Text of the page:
Third, contrary to Bowman, non-Reconstructionists have seen a relationship between the Dominion Mandate of Genesis and the Great Commission of Matthew 28:18-20. Dr. Harold John Ockenga, in his Introduction to Carl F. H. Henry's The Uneasy Conscience of Modern Fundamentalism (1947), writes: "A Christian world- and life-view embracing world questions, societal needs, personal education ought to rise out of Matt. 28:18-21 as much as evangelism does" (p. 14).

Finally, Mr. Bowman asserts that the claim of a Dominion Mandate "does not bear close scrutiny of the texts. In Genesis 1:28 God gives dominion over the animal kingdom to man." But there are three aspects of dominion: Fill and subdue the earth and rule over the animals. Procreation, animal husbandry, and culture are in mind, for culture is one of the earth's potentialities. Culture includes art, music, literature, technology, and the sciences. This is why the Dominion Mandate is often described as the "cultural mandate."

Another criticism, not voiced by Bowman but certainly implied in his critique, is that the Dominion Mandate of Genesis does not give dominion to man over other men (i.e., the political aspect of dominion). We should not expect to find such a mandate in a pre-fall command. It is only later that civil dominion is added to the Dominion Mandate of Genesis 1:26-28. This is clearly seen in Genesis 9:5-7 where the Dominion Mandate is repeated with the addition of giving man -- in a civil capacity -- the authority to restrain and punish criminal activity. The case laws of Exodus, the wisdom literature of Proverbs, and the fuller revelation of the New Testament are God's instructions for dominion. In a word, dominion is the faithful and righteous application of God's Word to every area of life. For a biblical analysis of the Dominion Mandate, see my God and Government: The Restoration of the Republic (1986), Reduction (pp. 24-29, 220-25), and Debate (pp. 160-68).

Mr. Bowman says that "all authority in heaven and on earth" has been given to Jesus, not the church. There's certainly nothing to disagree with here. I don't think one will find a Reconstructionist who would advocate anything different. But there is such a thing as "delegated authority" based upon the authority of a Superior.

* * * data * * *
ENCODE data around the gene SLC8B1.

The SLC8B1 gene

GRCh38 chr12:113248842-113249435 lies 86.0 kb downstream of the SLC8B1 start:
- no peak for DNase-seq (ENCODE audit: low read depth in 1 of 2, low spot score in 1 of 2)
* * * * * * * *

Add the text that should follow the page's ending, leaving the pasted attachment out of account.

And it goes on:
Parents exercise legitimate authority over their children even though all authority has been given to Jesus. This is why children are instructed to obey their parents "in the Lord" (Eph. 6:1). Jesus is the "head of the church," and yet we are told, "Obey your leaders and submit to them; for they keep watch over your souls, as those who will give an account" (Heb. 13:17). The civil magistrate exercises legitimate authority even though all authority has been given to Jesus. This is why "he who resists authority has opposed the ordinance of God" (Rom. 13:2).

Who led the Israelites out of Egypt, God or Moses (Ex. 14:31)? A similar question can be asked about dominion. Who takes dominion, God or man? Since Jesus takes dominion, we know that our efforts in taking dominion will succeed just as Moses knew he would succeed in leading Israel out of Egypt.

Mr. Bowman writes that he disagrees "with those who criticize any attempt to establish 'the rule of the righteous.'" Isn't this "taking dominion"? Couldn't this be construed as "Christians struggling to take dominion over political and economic institutions"? Is it possible that some might interpret this as a "direct attempt by the church to take over these institutions"? Mr. Bowman, in his attempt to be cautious, has become schizophrenic.